Majority of millennials stay in same career as they fear starting from scratch, survey suggests

'Younger workers are searching for greater meaning in their work and a role that will bring them satisfaction and the social impact they are looking for'

Eleanor Busby
Education Correspondent
Wednesday 18 April 2018 01:10
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Almost three in ten millennials do not move on as they worry about starting at entry level in a new sector
Almost three in ten millennials do not move on as they worry about starting at entry level in a new sector

The majority of millennials have chosen to stay in one career as many are reluctant to start from scratch, new research suggests.

More than half (53 per cent) of the millennial generation – those born between 1980 and 1999 – have remained in the same job sector, according to a survey by education charity Teach First.

Almost three in ten millennials do not move on as they worry about starting at entry level in a new sector – or they fear that a career change will not work out, the research suggests.

The findings buck the stereotype of “footloose” millennials constantly swapping careers, rather than opting for a job for life, and it suggests younger workers have more in common with prior generations, the charity said.

Russell Hobby, CEO of the Teach First, told The Independent: “People talk a lot about millennials moving from one career to the next, constantly looking for more progress and greater responsibilities. I think this research shows that some of that is unfair actually.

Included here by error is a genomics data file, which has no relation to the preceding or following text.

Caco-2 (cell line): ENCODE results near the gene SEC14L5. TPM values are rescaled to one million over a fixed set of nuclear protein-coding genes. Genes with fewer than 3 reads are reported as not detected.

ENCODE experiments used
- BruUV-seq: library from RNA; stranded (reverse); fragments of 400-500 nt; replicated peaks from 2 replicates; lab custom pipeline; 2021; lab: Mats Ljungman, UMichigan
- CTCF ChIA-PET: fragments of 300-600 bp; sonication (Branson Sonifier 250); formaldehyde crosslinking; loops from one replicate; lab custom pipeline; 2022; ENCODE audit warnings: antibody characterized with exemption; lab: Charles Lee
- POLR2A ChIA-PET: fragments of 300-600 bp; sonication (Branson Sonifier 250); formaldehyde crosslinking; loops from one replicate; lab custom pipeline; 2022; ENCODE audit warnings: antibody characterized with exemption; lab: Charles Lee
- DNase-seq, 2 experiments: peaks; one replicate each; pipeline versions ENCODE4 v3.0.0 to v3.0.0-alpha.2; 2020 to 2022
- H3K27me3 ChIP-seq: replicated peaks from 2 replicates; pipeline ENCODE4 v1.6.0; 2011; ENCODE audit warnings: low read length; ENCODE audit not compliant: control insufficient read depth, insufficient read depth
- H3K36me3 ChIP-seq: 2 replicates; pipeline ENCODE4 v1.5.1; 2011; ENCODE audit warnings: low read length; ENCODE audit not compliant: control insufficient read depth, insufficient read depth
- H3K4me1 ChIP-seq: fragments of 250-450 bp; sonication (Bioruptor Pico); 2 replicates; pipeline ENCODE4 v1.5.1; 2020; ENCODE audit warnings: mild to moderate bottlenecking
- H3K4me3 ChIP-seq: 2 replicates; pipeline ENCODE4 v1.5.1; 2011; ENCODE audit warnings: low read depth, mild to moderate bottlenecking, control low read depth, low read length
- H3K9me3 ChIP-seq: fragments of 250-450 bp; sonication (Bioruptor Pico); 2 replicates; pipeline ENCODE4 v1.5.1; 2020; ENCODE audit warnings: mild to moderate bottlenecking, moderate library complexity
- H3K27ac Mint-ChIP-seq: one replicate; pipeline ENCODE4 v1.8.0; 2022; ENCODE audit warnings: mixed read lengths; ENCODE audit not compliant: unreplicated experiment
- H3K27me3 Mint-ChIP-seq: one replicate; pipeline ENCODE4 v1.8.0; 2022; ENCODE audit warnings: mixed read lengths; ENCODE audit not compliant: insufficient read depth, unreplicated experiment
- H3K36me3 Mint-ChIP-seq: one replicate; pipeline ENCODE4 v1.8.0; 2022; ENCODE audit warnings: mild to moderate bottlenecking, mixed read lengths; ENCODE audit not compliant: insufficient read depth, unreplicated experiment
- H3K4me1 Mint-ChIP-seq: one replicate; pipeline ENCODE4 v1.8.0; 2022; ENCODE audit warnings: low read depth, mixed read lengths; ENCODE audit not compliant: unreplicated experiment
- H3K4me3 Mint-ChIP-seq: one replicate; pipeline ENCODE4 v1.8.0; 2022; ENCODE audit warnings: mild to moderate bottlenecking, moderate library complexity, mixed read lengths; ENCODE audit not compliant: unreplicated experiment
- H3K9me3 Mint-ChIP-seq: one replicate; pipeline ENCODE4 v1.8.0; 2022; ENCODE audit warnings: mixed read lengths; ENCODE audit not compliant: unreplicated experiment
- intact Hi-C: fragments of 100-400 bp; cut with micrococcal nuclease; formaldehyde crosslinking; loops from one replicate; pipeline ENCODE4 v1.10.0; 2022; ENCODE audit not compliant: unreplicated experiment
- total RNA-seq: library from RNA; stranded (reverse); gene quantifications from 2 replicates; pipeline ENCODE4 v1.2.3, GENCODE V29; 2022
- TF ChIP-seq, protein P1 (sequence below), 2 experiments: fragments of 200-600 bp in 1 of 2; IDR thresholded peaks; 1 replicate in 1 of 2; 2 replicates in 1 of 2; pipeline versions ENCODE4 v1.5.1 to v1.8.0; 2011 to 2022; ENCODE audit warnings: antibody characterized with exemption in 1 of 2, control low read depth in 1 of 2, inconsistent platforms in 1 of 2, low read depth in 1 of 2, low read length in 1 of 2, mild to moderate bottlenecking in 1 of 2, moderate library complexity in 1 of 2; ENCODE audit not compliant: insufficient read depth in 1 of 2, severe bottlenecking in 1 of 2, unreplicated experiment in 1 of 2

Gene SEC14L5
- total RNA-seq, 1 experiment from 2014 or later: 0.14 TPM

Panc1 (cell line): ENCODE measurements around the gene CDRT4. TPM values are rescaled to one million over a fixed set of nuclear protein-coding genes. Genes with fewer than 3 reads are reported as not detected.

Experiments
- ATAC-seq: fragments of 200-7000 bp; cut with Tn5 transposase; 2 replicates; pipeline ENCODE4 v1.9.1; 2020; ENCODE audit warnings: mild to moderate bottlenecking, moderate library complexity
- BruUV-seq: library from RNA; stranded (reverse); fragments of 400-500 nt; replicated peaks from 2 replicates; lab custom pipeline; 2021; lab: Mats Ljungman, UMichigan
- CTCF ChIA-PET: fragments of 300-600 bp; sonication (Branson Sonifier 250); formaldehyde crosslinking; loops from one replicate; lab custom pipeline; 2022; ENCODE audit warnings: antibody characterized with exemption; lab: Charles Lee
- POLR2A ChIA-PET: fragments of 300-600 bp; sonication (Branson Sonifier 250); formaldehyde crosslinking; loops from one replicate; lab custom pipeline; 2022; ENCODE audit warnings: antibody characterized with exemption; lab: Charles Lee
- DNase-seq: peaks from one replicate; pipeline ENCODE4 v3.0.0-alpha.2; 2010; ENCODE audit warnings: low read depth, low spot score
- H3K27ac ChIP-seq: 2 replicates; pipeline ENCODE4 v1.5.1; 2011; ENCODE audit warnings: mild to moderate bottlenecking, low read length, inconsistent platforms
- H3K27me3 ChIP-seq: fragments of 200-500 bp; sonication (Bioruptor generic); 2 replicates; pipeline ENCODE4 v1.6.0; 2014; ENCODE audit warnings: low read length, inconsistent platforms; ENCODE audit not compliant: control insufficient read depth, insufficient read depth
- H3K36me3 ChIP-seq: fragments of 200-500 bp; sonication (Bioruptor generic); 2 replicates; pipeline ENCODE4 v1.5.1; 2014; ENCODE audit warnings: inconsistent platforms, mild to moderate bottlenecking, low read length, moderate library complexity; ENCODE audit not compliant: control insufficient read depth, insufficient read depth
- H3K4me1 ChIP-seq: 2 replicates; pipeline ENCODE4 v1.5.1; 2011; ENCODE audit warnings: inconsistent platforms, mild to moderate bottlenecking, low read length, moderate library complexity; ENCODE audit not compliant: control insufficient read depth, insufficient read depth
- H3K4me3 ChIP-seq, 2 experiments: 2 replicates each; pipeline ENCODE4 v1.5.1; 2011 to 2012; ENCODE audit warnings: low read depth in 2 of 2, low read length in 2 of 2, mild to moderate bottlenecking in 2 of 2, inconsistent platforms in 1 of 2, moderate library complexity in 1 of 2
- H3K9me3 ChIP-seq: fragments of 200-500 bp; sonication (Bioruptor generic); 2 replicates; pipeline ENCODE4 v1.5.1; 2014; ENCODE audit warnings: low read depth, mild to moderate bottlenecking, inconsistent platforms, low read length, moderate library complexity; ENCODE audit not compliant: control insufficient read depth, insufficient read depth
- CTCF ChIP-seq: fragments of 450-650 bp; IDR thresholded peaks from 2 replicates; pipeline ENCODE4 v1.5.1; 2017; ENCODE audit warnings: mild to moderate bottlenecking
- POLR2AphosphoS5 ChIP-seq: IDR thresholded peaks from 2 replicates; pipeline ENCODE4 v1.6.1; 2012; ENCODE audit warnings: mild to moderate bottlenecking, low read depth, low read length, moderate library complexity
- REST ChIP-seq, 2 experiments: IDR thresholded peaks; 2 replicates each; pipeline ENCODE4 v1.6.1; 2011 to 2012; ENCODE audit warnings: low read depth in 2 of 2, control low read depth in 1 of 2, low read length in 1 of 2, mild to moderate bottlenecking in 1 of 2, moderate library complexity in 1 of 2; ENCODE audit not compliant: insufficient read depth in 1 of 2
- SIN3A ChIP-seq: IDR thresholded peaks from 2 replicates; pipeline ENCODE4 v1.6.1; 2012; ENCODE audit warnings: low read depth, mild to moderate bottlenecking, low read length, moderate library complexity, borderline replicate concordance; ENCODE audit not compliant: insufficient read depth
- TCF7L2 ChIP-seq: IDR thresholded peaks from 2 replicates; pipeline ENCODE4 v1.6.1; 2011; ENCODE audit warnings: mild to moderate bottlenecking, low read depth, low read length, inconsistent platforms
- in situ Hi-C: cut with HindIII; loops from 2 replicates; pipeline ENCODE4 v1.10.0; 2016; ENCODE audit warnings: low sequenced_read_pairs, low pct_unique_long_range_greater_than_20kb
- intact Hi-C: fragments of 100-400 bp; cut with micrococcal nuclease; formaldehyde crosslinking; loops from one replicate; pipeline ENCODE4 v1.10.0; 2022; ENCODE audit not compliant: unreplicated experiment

“Although they are a bit more mobile than previous generations, what they are really searching for is greater meaning in their work – and a role that will bring them the satisfaction and the social impact that they are looking for.”

The survey, of more than 1,000, found that more than a quarter (29 per cent) of millennials said they would find their job more rewarding if they were making a difference to other peoples’ lives.

And nearly a third (32 per cent) admitted to not being satisfied in their current job roles.

Teach First has called on millennials to be bold and to opt for a career in teaching.

“They can be on the frontline, they can be correcting problems in society, and they can progress rapidly,” Mr Hobby told The Independent.

Teach First is widely known as a recruiter of recent university graduates - but last year, nearly a third of their teacher trainees had switched from other professions.

The charity’s survey also revealed that only a fifth (19 per cent) of millennials would prefer a high wage over personal fulfilment when looking for their next job.

Mr Hobby added: “Pay is important but I don’t think it is the pay cut that worries people as much as just starting from scratch altogether and potentially not being recognised for the contributions and developments that they have earnt beforehand.”

The deadline to sign up for Teach First is the beginning of May.

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